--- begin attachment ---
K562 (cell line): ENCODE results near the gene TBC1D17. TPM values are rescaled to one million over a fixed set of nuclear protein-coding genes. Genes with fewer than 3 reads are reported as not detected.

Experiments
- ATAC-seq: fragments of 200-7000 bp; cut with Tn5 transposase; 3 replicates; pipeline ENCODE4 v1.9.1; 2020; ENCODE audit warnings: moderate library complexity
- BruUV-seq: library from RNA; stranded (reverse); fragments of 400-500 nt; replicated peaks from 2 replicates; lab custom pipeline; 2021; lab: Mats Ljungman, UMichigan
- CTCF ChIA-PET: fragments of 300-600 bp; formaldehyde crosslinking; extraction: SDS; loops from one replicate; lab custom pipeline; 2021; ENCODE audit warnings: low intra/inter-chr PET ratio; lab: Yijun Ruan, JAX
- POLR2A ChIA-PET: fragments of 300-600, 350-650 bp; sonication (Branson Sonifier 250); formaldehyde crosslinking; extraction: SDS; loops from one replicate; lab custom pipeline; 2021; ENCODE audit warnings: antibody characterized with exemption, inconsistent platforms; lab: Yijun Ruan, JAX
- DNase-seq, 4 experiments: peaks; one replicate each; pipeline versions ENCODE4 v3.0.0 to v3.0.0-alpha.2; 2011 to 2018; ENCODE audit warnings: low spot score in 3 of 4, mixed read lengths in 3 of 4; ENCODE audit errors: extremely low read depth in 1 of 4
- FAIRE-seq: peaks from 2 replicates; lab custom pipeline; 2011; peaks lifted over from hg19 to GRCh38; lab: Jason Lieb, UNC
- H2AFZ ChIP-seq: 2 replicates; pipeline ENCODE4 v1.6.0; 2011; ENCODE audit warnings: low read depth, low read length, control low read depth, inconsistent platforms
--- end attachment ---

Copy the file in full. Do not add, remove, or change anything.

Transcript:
K562 (cell line): ENCODE results near the gene TBC1D17. TPM values are rescaled to one million over a fixed set of nuclear protein-coding genes. Genes with fewer than 3 reads are reported as not detected.

Experiments
- ATAC-seq: fragments of 200-7000 bp; cut with Tn5 transposase; 3 replicates; pipeline ENCODE4 v1.9.1; 2020; ENCODE audit warnings: moderate library complexity
- BruUV-seq: library from RNA; stranded (reverse); fragments of 400-500 nt; replicated peaks from 2 replicates; lab custom pipeline; 2021; lab: Mats Ljungman, UMichigan
- CTCF ChIA-PET: fragments of 300-600 bp; formaldehyde crosslinking; extraction: SDS; loops from one replicate; lab custom pipeline; 2021; ENCODE audit warnings: low intra/inter-chr PET ratio; lab: Yijun Ruan, JAX
- POLR2A ChIA-PET: fragments of 300-600, 350-650 bp; sonication (Branson Sonifier 250); formaldehyde crosslinking; extraction: SDS; loops from one replicate; lab custom pipeline; 2021; ENCODE audit warnings: antibody characterized with exemption, inconsistent platforms; lab: Yijun Ruan, JAX
- DNase-seq, 4 experiments: peaks; one replicate each; pipeline versions ENCODE4 v3.0.0 to v3.0.0-alpha.2; 2011 to 2018; ENCODE audit warnings: low spot score in 3 of 4, mixed read lengths in 3 of 4; ENCODE audit errors: extremely low read depth in 1 of 4
- FAIRE-seq: peaks from 2 replicates; lab custom pipeline; 2011; peaks lifted over from hg19 to GRCh38; lab: Jason Lieb, UNC
- H2AFZ ChIP-seq: 2 replicates; pipeline ENCODE4 v1.6.0; 2011; ENCODE audit warnings: low read depth, low read length, control low read depth, inconsistent platforms